Ready to return to active government intervention

3 May 2013

The poor have never been popular with those who believe that the poor  have made themselves poor by their own choice of lifestyle and outlook on life.

Opinion polls that show many with little sympathy for collective intervention to address poverty are well-known to Left-of-Centre progressives who believe that poverty is perpetuated by inequalities that require government action.

Tory Governments’ social and economic policies always push poverty up the political agenda and this current one’s unrestrained  welfare “reforms” are no different

My friends and colleagues Councillors Lesley Brennan (link) and Laurie Bidwell  ( link ) have already drawn attention to  TUC polling showing the wide disparity between some public perception of benefit payments and real figures thanks to barefaced political deception.

However a study in the “Guardian” last month showed more benevolent attitudes emerging towards poverty-related issues when they are framed in a different way. 

“Big-state Britain “ found in polling  that the majority of voters felt the impact of Coalition cuts on their lives.

By huge margins , they upheld the role  of the activist state in :

“Ensuring that rich and poor children have the same chances to get ahead”.

“Making sure that every family has a decent basic minimum income”

“Redistributing from the better-off to the less-well off right across the income range”

In addition, there was a 35 per majority in favour of  “an increase in the funding of government programmes for helping the poor and the unemployed with education, training, employment, and social services, even if this might raise your taxes”.

This is just one poll, but it may be a sign of  a start in a shift in attitudes - a change away from individualism’s “Looking after No.1” back to the collective principles that are at the heart of the welfare state.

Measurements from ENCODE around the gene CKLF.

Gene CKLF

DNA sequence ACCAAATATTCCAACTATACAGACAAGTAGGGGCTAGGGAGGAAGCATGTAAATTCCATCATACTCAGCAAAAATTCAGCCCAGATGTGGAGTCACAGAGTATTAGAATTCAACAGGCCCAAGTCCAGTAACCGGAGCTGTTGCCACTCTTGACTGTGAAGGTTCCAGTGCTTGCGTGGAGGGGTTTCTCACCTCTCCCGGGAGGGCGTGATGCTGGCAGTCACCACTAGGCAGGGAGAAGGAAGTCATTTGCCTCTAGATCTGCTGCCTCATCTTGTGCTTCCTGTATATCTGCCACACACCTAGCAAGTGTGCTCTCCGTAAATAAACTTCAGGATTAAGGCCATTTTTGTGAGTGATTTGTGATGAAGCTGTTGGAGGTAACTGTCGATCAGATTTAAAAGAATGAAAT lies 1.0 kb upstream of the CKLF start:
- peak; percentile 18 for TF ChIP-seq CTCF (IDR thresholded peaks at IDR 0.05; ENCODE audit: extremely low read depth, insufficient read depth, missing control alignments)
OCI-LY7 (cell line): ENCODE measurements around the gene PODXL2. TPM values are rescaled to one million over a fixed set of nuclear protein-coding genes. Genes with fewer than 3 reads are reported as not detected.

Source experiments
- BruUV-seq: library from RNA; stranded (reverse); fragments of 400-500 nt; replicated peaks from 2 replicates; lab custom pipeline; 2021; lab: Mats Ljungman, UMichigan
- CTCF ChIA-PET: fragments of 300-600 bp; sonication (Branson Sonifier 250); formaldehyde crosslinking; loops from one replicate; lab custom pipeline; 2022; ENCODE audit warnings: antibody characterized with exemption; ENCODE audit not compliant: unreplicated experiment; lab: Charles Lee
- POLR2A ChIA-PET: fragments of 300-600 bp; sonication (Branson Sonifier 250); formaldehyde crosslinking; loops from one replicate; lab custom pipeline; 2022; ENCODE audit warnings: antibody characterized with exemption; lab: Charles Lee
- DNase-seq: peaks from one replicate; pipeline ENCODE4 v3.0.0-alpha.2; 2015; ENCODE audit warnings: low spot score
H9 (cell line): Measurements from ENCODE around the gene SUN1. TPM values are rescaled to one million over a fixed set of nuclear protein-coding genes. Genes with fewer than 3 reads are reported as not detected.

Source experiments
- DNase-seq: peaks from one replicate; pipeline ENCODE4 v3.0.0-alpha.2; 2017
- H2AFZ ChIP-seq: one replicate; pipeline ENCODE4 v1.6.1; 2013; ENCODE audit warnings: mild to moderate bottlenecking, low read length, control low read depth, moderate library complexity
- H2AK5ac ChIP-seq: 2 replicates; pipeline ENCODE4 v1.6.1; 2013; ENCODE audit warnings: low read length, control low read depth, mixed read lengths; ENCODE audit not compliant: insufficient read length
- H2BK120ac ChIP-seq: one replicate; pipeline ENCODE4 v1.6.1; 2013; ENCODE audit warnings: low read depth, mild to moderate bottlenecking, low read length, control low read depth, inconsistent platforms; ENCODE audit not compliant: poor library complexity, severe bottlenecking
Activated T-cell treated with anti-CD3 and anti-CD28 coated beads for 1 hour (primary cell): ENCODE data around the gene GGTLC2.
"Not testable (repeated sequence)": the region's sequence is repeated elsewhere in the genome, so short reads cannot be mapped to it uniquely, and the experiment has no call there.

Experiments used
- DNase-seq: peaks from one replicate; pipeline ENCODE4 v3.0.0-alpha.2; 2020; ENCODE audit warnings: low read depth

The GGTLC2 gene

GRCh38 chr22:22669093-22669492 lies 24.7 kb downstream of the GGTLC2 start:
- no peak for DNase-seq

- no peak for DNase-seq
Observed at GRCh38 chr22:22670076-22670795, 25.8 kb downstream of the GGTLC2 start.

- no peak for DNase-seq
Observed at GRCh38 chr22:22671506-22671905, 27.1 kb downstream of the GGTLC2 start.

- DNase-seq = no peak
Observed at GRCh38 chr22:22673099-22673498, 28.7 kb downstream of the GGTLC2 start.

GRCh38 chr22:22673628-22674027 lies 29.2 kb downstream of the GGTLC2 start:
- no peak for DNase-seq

The psychologist and writer Oliver James links relative deprivation theory to political activism .

The 4 stages or preconditions of relative deprivation theory are ;

A person does not have X ( where X may be a better standard of living )

That person knows of other people who have X

That person wants to have X

That person believes that getting X is achievable.

James says that if people move through these stages and past the final stage  “with the absence of a sense that it's your fault that you do not yet have it” then things can change.

He says,

“Instead of being duped by the Tories' claptrap about the debt being caused by public spending, we are in favour of redistributing wealth and work, and a lot of state intervention. Instead of blaming ourselves for low pay and long hours, we may be realising that economic meltdown (combined with climate change) heralds a much more sustainable low-growth future – vastly preferable in every way, with "shop till you drop", credit-fuelled consumer junkies a thing of the past.”

The survey sends out optimistic signals,  and it does provide a spur to re-connect many poor people who are disconnected from politics and who do not vote.

They are not the cause of their own misery or anyone else’s.

 


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